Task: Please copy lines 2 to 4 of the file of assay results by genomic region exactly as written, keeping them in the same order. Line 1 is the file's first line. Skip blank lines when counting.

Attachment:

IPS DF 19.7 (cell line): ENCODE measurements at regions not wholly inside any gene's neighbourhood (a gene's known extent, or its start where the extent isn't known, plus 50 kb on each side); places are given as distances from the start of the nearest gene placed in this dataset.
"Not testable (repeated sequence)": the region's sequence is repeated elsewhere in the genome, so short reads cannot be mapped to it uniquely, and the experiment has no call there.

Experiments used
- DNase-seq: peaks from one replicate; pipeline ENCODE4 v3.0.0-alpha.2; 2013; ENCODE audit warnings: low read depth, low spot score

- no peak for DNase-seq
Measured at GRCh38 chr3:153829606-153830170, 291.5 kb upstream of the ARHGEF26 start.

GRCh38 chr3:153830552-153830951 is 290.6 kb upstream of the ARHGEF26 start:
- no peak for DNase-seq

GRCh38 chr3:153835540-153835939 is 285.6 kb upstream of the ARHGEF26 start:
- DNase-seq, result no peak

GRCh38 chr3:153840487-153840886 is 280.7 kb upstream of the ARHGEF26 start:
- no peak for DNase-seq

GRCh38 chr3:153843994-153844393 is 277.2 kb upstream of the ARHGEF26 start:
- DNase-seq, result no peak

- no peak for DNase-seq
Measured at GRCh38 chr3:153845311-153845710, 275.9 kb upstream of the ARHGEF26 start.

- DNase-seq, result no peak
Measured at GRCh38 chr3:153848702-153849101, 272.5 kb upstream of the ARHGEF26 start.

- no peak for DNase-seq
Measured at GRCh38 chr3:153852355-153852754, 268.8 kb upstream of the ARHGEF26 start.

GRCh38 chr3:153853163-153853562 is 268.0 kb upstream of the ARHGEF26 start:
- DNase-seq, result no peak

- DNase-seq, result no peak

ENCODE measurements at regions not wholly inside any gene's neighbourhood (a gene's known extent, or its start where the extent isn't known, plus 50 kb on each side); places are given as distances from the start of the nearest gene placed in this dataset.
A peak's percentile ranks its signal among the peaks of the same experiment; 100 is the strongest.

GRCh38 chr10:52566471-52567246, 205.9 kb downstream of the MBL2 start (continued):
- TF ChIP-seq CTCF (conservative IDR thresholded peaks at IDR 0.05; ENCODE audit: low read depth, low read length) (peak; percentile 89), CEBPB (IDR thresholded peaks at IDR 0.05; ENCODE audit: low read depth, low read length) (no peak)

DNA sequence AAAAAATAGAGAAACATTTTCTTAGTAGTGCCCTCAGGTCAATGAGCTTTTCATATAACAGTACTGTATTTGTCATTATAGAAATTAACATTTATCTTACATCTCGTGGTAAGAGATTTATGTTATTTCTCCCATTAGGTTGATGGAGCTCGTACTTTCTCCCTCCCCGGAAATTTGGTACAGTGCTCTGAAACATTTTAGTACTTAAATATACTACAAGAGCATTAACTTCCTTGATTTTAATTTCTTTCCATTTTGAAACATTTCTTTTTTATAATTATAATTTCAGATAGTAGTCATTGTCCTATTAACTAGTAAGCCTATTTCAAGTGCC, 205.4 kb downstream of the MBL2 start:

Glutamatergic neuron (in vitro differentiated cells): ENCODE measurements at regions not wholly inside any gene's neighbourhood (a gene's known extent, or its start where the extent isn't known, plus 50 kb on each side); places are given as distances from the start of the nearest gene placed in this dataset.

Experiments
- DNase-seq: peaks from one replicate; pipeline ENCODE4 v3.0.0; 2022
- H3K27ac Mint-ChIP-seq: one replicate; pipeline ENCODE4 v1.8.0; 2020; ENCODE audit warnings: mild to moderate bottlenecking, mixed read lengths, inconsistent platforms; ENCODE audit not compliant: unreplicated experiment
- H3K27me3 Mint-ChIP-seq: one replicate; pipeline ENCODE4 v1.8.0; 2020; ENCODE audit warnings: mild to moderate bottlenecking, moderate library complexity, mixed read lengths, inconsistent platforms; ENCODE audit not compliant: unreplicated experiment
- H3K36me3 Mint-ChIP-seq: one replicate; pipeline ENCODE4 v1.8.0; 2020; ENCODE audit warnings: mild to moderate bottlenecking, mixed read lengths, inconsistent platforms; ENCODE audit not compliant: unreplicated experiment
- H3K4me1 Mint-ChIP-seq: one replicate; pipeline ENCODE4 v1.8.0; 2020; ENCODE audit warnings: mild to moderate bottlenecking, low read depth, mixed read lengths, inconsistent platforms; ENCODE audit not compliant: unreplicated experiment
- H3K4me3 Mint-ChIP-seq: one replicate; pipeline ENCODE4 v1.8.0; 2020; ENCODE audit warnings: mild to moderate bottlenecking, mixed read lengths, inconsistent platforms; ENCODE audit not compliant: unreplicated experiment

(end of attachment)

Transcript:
"Not testable (repeated sequence)": the region's sequence is repeated elsewhere in the genome, so short reads cannot be mapped to it uniquely, and the experiment has no call there.

Experiments used
- DNase-seq: peaks from one replicate; pipeline ENCODE4 v3.0.0-alpha.2; 2013; ENCODE audit warnings: low read depth, low spot score